In South Australia, the species is a vagrant, with a single bird sighted at Goolwa in December 1998 (Eckert 2001) and a single bird at Sturt Gorge Recreation Park, Adelaide in March 2000 (Rogers 2001).
The Black-faced Monarch is recorded in Papua New Guinea; from Merauke and the Trans-Fly Region; north to the Star Mountains and the Hindenberg Range; also around Finschhafen, and from Port Moresby east to the Louisiade Archipelago (Coates 1990a).
The species is vagrant to the Aru Island (Diamond & Bishop 1994) and New Zealand.
The species showed no significant regional variation in distribution between the period from 1998—2001 (see Barrett et al. 2002), and from 1977—1981 (Blakers et al. 1984) indicating no change in range in this time.
The Black-faced Monarch mainly occurs in rainforest ecosystems, including semi-deciduous vine-thickets, complex notophyll vine-forest, tropical (mesophyll) rainforest, subtropical (notophyll) rainforest, mesophyll (broadleaf) thicket/shrubland, warm temperate rainforest, dry (monsoon) rainforest and (occasionally) cool temperate rainforest (Blakers et al. 1984; Bravery 1970; Emison et al. 1987; Ford et al. 1980; Gill 1970; Gosper 1992; Laurance et al. 1996; Morris et al. 1981; Officer 1969; Schodde & Mason 1999; Smith 1984; Storr 1984c).
The species also occurs in selectively logged and 20—30 years old regrowth rainforest (Laurance et al. 1996). It is also sometimes found in nearby open eucalypt forests (mainly wet sclerophyll forests), especially in gullies with a dense, shrubby understorey as well as in dry sclerophyll forests and woodlands, often with a patchy understorey. The species especially occurs in 'marginal' habitats during winter or during passage (migration) (Blakers et al. 1984; Emison et al. 1987; Ford et al. 1985; Gosper 1992; Kavanagh et al. 1985; Marchant 1979b; Morris et al. 1981; Officer 1969; Recher & Holmes 1985; Schodde & Mason 1999; Storr 1984c).
Other areas in which the Black-faced Monarch may be found include: gullies in mountain areas or coastal foothills (Emison et al. 1987; Officer 1969; Smith 1984; Storr 1984c; Taylor & COG 1992), softwood scrub dominated by Brigalow (Acacia harpophylla) (Leach 1995), coastal scrub dominated by Coast Banksia (Banksia integrifolia) and Southern Mahogany (Eucalyptus botryiodes) (Smith 1984), occasionally among mangroves (Draffan et al. 1983; Storr 1984c; Diamond & Bishop 1994) and sometimes in suburban parks and gardens (Taylor & COG 1992).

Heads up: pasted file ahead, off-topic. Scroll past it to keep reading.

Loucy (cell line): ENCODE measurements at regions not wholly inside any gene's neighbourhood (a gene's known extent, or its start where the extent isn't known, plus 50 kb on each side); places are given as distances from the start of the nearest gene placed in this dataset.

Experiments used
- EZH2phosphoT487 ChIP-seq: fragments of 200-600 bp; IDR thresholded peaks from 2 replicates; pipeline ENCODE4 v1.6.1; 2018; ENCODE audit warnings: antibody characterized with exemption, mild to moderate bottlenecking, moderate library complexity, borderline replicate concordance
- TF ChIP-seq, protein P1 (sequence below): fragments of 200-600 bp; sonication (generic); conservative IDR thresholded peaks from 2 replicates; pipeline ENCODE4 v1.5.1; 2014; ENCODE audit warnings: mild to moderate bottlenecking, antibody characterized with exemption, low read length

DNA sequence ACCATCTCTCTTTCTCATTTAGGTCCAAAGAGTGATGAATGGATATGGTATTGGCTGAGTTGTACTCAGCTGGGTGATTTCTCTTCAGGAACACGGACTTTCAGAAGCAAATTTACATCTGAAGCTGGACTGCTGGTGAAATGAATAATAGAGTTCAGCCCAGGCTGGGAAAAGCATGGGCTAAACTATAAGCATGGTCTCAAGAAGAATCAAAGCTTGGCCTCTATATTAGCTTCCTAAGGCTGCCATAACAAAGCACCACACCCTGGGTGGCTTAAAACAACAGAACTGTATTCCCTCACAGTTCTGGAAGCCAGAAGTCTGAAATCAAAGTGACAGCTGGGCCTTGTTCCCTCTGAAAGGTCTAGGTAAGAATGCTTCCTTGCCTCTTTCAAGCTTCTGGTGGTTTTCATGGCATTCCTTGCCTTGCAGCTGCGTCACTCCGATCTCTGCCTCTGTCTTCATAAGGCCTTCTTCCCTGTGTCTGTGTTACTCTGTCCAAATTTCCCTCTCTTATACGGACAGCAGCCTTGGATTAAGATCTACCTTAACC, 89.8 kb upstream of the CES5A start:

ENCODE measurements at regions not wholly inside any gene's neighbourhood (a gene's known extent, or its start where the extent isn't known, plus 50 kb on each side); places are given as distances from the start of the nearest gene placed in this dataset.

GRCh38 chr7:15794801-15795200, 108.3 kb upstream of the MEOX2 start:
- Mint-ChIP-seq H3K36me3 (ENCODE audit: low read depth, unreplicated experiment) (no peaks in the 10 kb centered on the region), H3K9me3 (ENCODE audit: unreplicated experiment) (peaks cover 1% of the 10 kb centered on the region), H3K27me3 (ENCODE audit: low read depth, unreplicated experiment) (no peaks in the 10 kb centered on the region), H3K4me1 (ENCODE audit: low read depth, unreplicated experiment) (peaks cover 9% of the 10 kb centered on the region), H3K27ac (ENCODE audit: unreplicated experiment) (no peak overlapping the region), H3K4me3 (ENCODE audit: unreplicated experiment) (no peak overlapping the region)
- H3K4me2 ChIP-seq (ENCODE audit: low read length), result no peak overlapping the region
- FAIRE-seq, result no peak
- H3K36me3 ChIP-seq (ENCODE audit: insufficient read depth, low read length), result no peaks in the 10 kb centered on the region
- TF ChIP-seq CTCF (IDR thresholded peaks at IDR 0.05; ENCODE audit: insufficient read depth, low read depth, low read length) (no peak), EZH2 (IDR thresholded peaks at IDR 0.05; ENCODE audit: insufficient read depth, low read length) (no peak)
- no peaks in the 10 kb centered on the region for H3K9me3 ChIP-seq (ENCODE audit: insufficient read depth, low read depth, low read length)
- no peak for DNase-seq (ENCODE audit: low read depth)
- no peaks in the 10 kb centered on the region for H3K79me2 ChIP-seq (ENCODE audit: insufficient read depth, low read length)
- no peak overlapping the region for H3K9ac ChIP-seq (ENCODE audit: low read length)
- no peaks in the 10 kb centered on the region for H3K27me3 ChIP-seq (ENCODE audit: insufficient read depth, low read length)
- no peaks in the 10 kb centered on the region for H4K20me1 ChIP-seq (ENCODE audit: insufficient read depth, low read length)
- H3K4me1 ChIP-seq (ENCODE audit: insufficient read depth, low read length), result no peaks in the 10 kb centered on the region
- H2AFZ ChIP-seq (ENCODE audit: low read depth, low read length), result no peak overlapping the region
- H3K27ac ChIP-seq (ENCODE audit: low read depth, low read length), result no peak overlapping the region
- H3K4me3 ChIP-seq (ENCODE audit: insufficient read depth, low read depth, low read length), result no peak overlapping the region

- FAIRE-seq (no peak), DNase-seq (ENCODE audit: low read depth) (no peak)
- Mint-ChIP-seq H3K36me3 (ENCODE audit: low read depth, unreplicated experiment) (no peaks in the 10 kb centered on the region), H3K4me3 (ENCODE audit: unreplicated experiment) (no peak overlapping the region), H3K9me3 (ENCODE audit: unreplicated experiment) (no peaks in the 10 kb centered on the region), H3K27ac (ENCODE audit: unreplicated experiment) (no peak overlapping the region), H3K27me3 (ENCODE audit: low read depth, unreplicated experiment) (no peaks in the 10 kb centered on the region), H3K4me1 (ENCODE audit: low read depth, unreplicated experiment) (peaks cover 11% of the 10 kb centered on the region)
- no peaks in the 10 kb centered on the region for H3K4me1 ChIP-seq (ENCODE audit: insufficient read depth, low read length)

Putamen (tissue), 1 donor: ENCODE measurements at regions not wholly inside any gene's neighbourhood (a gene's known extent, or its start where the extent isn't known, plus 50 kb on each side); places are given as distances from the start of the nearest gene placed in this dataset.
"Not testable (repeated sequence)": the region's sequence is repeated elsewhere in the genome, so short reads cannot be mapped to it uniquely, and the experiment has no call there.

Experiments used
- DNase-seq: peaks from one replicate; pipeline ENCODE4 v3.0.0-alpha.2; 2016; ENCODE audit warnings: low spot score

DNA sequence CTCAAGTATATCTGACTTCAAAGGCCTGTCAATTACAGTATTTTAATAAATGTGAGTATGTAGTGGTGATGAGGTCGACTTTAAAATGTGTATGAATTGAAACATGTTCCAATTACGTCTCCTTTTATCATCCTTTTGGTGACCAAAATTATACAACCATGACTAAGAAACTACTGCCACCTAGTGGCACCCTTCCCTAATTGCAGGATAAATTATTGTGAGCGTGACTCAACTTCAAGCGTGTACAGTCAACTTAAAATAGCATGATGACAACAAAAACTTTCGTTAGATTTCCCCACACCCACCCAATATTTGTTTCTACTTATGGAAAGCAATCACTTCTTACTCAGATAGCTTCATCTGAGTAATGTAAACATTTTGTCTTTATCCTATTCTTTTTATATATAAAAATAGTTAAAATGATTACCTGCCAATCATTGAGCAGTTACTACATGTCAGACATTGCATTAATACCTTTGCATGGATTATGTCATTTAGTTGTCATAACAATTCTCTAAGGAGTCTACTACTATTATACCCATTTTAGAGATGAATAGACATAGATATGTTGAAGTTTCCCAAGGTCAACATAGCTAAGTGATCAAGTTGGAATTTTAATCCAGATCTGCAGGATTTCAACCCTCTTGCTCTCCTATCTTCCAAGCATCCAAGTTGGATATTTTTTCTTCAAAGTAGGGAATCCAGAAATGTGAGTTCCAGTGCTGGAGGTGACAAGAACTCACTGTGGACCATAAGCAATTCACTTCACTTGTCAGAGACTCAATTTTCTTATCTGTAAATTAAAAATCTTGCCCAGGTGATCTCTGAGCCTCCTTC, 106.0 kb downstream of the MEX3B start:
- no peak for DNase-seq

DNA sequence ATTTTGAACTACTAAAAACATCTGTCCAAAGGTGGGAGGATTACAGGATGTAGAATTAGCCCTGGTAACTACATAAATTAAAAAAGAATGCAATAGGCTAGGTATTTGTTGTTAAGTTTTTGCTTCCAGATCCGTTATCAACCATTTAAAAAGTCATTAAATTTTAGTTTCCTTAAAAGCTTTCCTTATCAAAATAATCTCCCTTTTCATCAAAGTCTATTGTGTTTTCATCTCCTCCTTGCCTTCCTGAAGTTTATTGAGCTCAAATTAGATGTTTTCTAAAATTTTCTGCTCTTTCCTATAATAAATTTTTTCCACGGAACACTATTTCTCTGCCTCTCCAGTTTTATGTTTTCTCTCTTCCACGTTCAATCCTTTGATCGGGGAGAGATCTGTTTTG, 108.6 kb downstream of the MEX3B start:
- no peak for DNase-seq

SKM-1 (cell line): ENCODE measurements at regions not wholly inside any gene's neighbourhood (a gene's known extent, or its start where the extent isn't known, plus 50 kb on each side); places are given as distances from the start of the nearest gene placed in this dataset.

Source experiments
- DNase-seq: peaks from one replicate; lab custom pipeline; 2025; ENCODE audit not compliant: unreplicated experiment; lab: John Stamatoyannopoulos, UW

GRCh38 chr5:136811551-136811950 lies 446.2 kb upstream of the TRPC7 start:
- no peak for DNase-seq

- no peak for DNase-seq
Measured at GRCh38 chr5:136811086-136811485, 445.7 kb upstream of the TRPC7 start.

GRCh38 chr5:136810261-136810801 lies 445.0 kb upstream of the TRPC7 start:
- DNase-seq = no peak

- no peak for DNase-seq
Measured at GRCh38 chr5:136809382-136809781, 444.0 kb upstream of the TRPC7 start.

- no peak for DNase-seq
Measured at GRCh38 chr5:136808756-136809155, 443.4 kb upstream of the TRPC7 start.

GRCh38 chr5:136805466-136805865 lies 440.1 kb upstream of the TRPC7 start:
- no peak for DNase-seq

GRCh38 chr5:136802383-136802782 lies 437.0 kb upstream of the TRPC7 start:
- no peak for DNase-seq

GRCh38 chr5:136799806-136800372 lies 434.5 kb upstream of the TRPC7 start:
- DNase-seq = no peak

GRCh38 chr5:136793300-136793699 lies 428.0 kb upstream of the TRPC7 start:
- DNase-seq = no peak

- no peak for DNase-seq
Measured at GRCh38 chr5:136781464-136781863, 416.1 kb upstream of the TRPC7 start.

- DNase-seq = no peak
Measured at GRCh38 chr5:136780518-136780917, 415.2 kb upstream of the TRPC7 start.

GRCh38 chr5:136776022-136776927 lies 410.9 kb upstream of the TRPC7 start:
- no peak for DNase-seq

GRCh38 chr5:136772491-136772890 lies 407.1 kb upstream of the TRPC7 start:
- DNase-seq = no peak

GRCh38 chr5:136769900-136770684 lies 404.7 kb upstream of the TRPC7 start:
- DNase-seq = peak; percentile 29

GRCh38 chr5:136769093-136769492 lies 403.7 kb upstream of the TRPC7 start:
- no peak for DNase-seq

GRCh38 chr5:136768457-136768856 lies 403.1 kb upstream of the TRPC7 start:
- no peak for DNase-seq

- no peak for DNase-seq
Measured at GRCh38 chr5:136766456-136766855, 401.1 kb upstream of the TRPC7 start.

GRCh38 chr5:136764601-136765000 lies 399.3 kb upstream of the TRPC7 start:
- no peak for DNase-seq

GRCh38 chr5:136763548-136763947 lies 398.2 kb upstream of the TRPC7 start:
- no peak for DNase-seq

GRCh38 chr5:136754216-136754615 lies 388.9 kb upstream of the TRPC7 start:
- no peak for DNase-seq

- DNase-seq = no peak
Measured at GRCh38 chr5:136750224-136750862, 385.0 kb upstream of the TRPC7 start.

The Black-faced Monarch breeds in rainforest habitat, and generally nests near the top of trees with large leaves, in the tops of small saplings, or in lower shrubs (BA NRS 2002; Campbell 1900; Marchant 1986; North 1901—14). The nests are usually well concealed by foliage and usually secured in a three-pronged fork (Beruldsen 2002, pers. comm; Campbell 1900; North 1901—14). The species nests less often on horizontal forks or on horizontal branches with thin lateral twigs or shoots (BA NRS 2002; North 1901—14). Tree and shrub species used as nest sites include: daisybushes (Olearia spp.), Lilly Pilly (Acmena smithii), Yellow Sassafras (Doryphora sassafras), wattles (Acacia spp.), Coachwood (Ceratopetalum apetalum), Grey Myrtle (Backhousia myrtifolia) and Turpentine (Syncarpia glomulifera) (BA NRS 2002).
Specific locations where breeding has been recorded includes: the Atherton Region in Queensland (wet tropics) - Julatten south to the Paluma Range and inland to the Atherton Tableland and from 26° S in south-eastern Queensland to near Lakes Entrance, Victoria (BA NRS 2002; Blakers et al. 1984; Bravery 1970; Gill 1970; Schodde & Mason 1999).